Chicago Mercantile Exchange live cattle closed lower Friday on sell stops, bear spreading and low-priced corn.

Pork bellies also finished in bearish territory. Most feeder cattle months ended up slightly. Lean hogs settled generally firm.

Live cattle teetered at first after more selling from futures' fall Thursday seeped into Friday. Cash cattle prices weren't a factor in Friday's futures trade because packer buyers and feeders concluded their business Thursday.

The bulk of cash-basis cattle this week moved at $87 per hundredweight, compared with mainly $85.50 to $86 sales last week.

In addition, the recent sluggish wholesale beef buying pace and unprofitable beef packer profit margins were bearish enough factors to sideline potential market bulls.

The U.S. Department of Agriculture's midday Friday boxed beef data showed choice cuts slipped another 24 cents per hundredweight, and select items decreased 36 cents.

The latest operating margin index for beef packers was minus $12.00 per head, compared with plus $1.55 the previous day, as calculated by

Spot-October's open below its 20-day moving average was the catalyst that eventually sank the contract to the 300-point daily price limit after spot-month expiration Friday at 1 p.m. EDT (1700 GMT).

October also at one point dropped to its lowest level in 11 months after it ignited sell stops in thin trading volume.

Nearby-December was on the ropes throughout the morning due to spreading out of the contract into deferred months, which set off sell stops. Downward momentum pressed December below 40-and-20-day moving average support levels, which tipped off funds who also sold.

Meanwhile, U.S. equities' meltdown, Chicago Board of Trade corn's stumble and the U.S. dollar's rally discouraged potential distant-month cattle buyers.

Cattle market participants Monday will start a new month of trading with December spending its first full day as the new lead contract. December Friday closed at a sizable discount to this week's cash results.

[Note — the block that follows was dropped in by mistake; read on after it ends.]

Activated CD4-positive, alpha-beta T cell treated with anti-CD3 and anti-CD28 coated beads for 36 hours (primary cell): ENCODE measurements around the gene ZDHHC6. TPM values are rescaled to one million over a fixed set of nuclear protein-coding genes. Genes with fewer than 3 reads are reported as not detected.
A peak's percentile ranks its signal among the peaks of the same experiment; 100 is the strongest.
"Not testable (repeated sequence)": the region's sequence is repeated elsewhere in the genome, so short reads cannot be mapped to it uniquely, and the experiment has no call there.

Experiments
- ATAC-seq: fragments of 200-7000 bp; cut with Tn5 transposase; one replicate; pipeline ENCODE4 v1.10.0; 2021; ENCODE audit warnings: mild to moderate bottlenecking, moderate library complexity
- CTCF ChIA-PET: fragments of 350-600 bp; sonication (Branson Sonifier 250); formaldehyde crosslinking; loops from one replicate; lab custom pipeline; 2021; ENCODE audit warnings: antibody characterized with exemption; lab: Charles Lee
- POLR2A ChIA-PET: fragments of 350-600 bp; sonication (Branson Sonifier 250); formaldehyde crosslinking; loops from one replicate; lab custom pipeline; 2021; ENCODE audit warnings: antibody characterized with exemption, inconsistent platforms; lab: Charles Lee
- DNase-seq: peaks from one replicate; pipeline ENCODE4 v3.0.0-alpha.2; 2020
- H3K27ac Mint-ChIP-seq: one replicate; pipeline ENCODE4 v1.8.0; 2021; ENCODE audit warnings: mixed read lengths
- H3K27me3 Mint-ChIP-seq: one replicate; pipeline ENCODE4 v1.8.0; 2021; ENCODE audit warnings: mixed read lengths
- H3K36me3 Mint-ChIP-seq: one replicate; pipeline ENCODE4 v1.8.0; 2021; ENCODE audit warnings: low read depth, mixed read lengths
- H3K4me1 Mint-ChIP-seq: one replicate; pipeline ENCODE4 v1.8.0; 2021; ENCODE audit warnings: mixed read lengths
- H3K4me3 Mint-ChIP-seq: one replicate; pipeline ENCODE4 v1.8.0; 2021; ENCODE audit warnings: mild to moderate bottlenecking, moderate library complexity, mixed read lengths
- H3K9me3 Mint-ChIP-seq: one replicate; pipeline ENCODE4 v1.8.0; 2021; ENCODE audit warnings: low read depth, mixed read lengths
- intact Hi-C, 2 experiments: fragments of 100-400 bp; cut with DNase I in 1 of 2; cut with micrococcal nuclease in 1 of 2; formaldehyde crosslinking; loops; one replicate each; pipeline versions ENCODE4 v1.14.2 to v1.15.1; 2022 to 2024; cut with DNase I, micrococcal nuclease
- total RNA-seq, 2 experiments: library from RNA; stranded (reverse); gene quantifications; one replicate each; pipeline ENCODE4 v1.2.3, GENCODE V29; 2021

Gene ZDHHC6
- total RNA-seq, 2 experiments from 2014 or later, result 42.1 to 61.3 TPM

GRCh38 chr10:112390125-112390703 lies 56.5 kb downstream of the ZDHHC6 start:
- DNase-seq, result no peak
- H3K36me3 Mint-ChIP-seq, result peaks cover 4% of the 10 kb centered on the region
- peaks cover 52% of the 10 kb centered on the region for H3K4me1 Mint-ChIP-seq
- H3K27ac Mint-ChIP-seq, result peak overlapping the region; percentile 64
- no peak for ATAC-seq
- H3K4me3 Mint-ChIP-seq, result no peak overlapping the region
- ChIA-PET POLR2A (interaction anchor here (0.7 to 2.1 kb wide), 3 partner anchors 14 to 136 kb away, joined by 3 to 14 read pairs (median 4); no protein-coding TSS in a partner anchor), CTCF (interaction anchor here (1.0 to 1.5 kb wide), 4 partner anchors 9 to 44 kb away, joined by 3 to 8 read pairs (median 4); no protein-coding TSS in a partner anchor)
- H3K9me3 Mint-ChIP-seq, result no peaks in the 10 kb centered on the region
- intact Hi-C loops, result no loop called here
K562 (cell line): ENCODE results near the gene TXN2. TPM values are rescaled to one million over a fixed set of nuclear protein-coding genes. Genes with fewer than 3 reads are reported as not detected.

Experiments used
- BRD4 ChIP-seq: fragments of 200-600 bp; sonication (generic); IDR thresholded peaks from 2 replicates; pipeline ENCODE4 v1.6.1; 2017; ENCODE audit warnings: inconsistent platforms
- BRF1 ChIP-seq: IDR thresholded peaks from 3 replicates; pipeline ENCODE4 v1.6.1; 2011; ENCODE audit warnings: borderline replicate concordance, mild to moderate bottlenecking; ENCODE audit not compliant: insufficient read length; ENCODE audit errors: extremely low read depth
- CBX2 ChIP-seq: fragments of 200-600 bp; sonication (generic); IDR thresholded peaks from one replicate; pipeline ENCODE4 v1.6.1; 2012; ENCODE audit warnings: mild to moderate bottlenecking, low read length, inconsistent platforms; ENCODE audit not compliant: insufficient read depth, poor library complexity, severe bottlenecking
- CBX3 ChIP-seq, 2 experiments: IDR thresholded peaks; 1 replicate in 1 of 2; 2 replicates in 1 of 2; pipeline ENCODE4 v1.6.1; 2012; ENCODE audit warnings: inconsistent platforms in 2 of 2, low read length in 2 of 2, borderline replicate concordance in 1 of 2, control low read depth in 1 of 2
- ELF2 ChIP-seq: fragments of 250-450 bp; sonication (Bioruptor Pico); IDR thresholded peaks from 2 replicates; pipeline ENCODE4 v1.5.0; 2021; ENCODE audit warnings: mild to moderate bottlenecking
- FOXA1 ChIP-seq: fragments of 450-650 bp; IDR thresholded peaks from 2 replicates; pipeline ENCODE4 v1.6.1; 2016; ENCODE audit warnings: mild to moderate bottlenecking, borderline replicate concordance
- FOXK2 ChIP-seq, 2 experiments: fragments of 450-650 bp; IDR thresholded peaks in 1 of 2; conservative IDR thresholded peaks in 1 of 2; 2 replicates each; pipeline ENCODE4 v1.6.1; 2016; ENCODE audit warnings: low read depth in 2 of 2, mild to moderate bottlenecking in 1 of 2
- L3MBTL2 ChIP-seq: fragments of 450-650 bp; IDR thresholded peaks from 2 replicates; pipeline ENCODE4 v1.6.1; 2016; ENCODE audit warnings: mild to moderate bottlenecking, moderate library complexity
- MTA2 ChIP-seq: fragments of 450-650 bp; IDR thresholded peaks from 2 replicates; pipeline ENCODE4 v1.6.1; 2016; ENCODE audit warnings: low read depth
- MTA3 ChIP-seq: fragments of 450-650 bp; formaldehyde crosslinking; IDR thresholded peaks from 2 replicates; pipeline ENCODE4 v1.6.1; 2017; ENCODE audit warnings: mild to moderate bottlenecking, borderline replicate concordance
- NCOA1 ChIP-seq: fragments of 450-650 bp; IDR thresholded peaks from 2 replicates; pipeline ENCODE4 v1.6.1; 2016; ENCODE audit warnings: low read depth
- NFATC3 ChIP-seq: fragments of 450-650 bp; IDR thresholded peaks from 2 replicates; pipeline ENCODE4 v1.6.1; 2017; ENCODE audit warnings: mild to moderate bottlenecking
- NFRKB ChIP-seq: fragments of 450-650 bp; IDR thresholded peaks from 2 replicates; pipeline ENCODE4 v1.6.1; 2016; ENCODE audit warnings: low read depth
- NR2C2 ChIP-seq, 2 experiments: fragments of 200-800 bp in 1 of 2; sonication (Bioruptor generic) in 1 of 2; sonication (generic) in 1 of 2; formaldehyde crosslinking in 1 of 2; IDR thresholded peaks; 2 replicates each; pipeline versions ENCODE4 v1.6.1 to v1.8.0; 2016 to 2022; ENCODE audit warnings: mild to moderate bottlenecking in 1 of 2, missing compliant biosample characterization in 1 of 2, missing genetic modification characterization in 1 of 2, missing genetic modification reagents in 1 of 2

Traders are apprehensive about their approach to December whose expiration is two months away which makes it less subject to near-term market fundamentals.

Also, December will be watched closely because some of the front-month bear spreading that occurred Friday was tied to pre-roll activity.

The roll refers to the "Goldman roll," which involves funds moving some of their December long positions into February. The first of five days for the roll period will officially begin Nov. 6 and is tied to the Standard & Poor's GSCI Index.

October live cattle settled 300 points lower at 81.65 cents a pound. December closed 60 points lower at 85.67 cents. February ended down 22 points at 86.85 cents.

Most feeder cattle contracts barely ended in positive territory and featured short covering, buy stops and month's-end position squaring.

November feeder cattle settled up 20 points at 94.80 cents, and January closed up 5 points at 95.07 cents.

Pork Complex

CME hogs ended generally firm on spreading into back months out of forward contracts linked to end-of-month positioning and early "Goldman roll" activity.

Most hog months dipped initially after those who were recently long the market pocketed profits. October and December were technically overbought and at bearish premiums to CME's hog index.

Also, word that the Chinese aim to readmit previously banned U.S. pork, which launched CME hogs to three-month highs Thursday, was relegated to "wait-and-see" status Friday.

Hog contracts appeared to operate "in their own little world" Friday, seemingly untouched by what is normally market-moving fundamental and outside-market stimuli.

"You had a higher dollar, the cutout was up pretty good Thursday night, corn fell apart and the stock market took back what it gave" Thursday, a brokerage firm's hog trader said. "It was kind of strange that we didn't follow any of that, but anything can happen at the end of the month."

Cash hog prices are seen steady to possibly firm Monday due to expectations for tighter hog supplies moving forward. Processors also want to take advantage of profitable margins and wholesale pork's recent demand resurgence.

Furthermore, traders are looking ahead to the official kickoff of the "Goldman roll" next Friday.

December hogs ended 50 points lower at 56.70 cents a pound. February finished up 42 points at 63.60 cents and peaked at a July 20 top. April ended 55 points higher at 66.80 cents.

February pork bellies closed 150 points lower at 89.30 cents on profit taking, sell stops and the filling of Thursday's chart gap.

Other belly months were unquoted.

-By Theopolis Waters; Dow Jones Newswires; 312-559-4965;